The goop Guide to Beer (+ Some Choice Snacks)
The goop Guide to Beer
(+ Some Choice Snacks)
If you’re not exactly new to beer but also not exactly knowledgeable, welcome to the club. “The biggest misconception about beer is that it’s just for guys,” says Katy Heppell of Scotland’s Wooha Brewing Company. “It’s surprising how often we still come up against the idea that drinking beer isn’t ‘ladylike.’” Plenty of women love beer, of course—and they brew it, too. For the lay of the land, we talked to three top women in the beer industry, each at the helm of an amazing brewery. With their insights in mind, even the most novice beer drinker should be able to order their next pint with confidence.
Once you’ve got your new favorite beer picked out, our recipes for homemade Dark Stout Pretzel Bites and mustardy Chicken Schnitzel on a Stick will absolutely hit the spot.
THE GOOP GUIDE TO BEER
Dark ales are creamy with surprisingly bright fruity notes; they’re often brewed with malt or barley for color and richness.
Dark beers can seem intimidating, but Heppell says they’re actually a perfect place to start: “People can be put off by really dark beers, but they can sometimes be the sweetest and easiest-drinking,” she says. Emily Thomas, the CEO of Santa Cruz Mountain Brewery in Santa Cruz, agrees. “Whenever I meet a new beer drinker, I always ask them if they drink coffee,” she says. “If they do, they’ll probably love dark roasted beers, browns, porters, and stouts.”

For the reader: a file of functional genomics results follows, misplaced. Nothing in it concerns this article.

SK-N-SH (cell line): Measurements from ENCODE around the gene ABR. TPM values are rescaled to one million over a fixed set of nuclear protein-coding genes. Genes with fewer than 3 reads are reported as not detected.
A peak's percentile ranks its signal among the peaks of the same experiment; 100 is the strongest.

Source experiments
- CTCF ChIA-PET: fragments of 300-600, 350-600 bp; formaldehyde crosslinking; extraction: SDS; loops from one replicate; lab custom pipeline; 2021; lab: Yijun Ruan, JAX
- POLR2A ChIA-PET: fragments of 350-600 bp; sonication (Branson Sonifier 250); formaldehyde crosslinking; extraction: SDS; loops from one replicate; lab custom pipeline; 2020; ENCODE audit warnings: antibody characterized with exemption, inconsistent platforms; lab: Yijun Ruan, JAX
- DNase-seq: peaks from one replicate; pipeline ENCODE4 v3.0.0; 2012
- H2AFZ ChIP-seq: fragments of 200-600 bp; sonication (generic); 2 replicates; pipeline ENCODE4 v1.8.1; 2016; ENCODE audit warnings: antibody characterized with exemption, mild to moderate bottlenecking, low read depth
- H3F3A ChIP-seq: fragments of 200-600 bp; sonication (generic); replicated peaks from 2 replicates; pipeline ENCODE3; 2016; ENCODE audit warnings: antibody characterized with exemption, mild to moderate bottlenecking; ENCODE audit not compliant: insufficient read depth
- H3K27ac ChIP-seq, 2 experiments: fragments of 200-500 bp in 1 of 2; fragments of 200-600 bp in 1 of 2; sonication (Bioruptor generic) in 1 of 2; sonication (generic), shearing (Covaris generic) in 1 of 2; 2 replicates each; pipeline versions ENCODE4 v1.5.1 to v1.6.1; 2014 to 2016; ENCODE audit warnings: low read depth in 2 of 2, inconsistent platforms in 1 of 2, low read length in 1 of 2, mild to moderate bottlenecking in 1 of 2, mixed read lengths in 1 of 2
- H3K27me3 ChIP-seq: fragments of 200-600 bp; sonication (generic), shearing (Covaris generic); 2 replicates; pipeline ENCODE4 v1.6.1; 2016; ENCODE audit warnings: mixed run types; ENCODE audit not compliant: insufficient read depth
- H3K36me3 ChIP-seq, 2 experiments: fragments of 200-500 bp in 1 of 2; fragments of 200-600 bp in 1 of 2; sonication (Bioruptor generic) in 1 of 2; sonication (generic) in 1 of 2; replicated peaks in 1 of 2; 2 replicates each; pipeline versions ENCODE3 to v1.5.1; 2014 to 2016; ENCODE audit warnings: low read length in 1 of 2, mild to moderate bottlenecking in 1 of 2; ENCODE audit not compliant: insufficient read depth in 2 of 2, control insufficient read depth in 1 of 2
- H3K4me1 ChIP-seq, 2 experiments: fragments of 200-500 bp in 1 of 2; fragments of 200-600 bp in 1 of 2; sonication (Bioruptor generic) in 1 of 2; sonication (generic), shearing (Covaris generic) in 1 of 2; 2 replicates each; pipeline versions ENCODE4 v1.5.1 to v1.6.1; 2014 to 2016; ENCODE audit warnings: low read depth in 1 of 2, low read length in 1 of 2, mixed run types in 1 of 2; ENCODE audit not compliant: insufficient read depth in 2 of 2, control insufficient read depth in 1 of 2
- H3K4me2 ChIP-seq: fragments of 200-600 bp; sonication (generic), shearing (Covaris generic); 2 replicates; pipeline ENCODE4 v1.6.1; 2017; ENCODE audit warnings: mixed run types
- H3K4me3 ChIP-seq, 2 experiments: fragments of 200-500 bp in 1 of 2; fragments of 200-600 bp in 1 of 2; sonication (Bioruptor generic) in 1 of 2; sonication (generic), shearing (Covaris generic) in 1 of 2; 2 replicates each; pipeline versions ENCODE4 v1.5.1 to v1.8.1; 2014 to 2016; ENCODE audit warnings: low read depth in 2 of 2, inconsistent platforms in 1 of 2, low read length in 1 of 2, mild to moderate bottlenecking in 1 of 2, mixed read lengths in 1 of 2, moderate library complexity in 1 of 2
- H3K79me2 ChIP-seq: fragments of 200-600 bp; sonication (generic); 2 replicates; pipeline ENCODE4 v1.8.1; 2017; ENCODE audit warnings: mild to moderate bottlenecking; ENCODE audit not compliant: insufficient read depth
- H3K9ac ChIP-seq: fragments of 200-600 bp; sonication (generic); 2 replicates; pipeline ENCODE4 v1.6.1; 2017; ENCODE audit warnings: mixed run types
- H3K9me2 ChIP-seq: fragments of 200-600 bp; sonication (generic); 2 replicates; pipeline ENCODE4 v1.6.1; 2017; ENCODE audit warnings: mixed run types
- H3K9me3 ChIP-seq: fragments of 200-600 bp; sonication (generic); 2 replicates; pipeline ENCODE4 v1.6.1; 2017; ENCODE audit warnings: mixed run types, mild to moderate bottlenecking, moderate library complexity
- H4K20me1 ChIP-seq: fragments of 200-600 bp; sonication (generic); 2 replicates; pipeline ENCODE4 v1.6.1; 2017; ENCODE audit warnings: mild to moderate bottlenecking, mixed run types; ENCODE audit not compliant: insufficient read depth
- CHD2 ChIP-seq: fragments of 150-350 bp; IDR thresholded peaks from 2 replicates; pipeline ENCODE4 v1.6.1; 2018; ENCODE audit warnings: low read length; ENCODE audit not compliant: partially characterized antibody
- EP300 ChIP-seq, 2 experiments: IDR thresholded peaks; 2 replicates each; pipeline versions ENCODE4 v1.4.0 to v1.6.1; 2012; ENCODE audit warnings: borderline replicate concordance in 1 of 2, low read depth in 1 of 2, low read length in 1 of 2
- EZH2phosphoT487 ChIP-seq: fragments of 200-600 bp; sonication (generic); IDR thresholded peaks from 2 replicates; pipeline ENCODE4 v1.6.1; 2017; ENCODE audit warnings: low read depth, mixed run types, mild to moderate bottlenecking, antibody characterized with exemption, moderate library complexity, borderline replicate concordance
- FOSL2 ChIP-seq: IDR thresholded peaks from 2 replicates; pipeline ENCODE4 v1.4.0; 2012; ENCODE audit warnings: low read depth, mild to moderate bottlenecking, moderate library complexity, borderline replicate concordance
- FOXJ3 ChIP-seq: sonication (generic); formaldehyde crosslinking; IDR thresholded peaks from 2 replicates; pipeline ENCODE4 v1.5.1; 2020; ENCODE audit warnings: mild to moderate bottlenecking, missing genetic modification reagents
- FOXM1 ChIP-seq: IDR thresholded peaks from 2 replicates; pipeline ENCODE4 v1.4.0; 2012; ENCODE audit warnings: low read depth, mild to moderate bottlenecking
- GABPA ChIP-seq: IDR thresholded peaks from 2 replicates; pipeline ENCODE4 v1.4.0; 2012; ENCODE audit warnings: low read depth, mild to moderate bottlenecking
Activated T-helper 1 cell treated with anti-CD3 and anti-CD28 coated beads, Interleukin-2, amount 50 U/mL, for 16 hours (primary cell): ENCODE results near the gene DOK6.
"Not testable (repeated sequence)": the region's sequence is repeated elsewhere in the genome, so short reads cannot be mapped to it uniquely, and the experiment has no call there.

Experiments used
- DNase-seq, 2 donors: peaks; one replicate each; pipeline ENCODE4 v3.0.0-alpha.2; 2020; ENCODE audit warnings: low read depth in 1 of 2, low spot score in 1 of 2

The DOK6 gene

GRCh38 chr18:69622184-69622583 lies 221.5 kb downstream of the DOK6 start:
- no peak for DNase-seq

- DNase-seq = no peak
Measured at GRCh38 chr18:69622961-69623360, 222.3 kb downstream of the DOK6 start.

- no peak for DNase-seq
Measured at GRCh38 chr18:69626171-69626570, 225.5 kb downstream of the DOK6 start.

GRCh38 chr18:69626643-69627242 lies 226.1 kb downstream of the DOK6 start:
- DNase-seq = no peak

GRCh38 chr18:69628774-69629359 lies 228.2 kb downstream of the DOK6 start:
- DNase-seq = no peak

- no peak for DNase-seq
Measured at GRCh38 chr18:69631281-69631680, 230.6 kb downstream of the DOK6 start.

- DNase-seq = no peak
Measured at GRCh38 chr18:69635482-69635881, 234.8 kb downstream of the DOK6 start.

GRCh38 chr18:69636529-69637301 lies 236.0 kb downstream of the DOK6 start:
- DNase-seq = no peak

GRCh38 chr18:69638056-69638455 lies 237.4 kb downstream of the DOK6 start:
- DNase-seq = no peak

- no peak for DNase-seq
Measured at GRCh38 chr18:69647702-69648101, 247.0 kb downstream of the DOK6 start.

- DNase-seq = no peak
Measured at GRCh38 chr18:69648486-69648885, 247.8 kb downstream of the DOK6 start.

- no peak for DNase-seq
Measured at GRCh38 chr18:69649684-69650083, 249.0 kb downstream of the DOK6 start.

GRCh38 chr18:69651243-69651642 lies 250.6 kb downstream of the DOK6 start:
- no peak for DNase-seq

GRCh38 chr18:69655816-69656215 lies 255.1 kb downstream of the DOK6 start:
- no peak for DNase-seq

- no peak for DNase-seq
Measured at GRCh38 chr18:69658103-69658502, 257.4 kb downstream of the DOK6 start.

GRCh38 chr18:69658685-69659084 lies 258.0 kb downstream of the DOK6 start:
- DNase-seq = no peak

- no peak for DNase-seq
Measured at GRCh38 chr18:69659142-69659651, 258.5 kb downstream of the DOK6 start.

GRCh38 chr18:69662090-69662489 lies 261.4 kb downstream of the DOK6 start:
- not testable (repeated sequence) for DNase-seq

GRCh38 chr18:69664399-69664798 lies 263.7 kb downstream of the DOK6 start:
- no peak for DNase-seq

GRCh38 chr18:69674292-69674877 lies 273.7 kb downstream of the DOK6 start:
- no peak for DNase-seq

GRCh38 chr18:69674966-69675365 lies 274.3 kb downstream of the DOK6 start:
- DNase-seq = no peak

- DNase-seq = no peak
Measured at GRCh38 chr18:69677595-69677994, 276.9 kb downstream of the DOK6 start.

Arguably the oldest type of beer, sours are made with wild fermented bacteria and yeasts. Tartness levels run the gamut, depending on terroir (where it’s brewed), as well as the recipe, bacteria, and yeasts used.
If you’re into wine (especially natural wines), you might like the fermented, lactic tang of most sour beers. “Gueuzes can have flavors akin to a crisp white wine, so they’re great for people who love something a bit drier on the palate,” says Heppell. Bailey Spaulding, the CEO of Jackalope Brewing Company in Nashville, suggests Gose and Berliner Weisse as starter sours. “They’re generally more mild and have similar acidity to wines,” she says.
Lagers are usually crisp and highly carbonated with a smooth finish from their long aging process.
Even if you don’t know much about beer, you’ll probably recognize a lager, the most ubiquitous style of beer (Tsingtao, Corona, Foster’s, and Miller Light are all technically lagers). Thomas says Czech-style pilsners are great for people just getting into beer: “A well-made pilsner is light and delicate but still complex.”
This fun, delicious party snack makes just about everyone happy. The tender meat is dredged in a mustard-beer bath before it’s dipped in crispy, gluten-free panko bread crumbs, fried until perfectly golden brown, and finished with a squeeze of fresh lemon and a sprinkle of salt. And of course, it pairs beautifully with beer.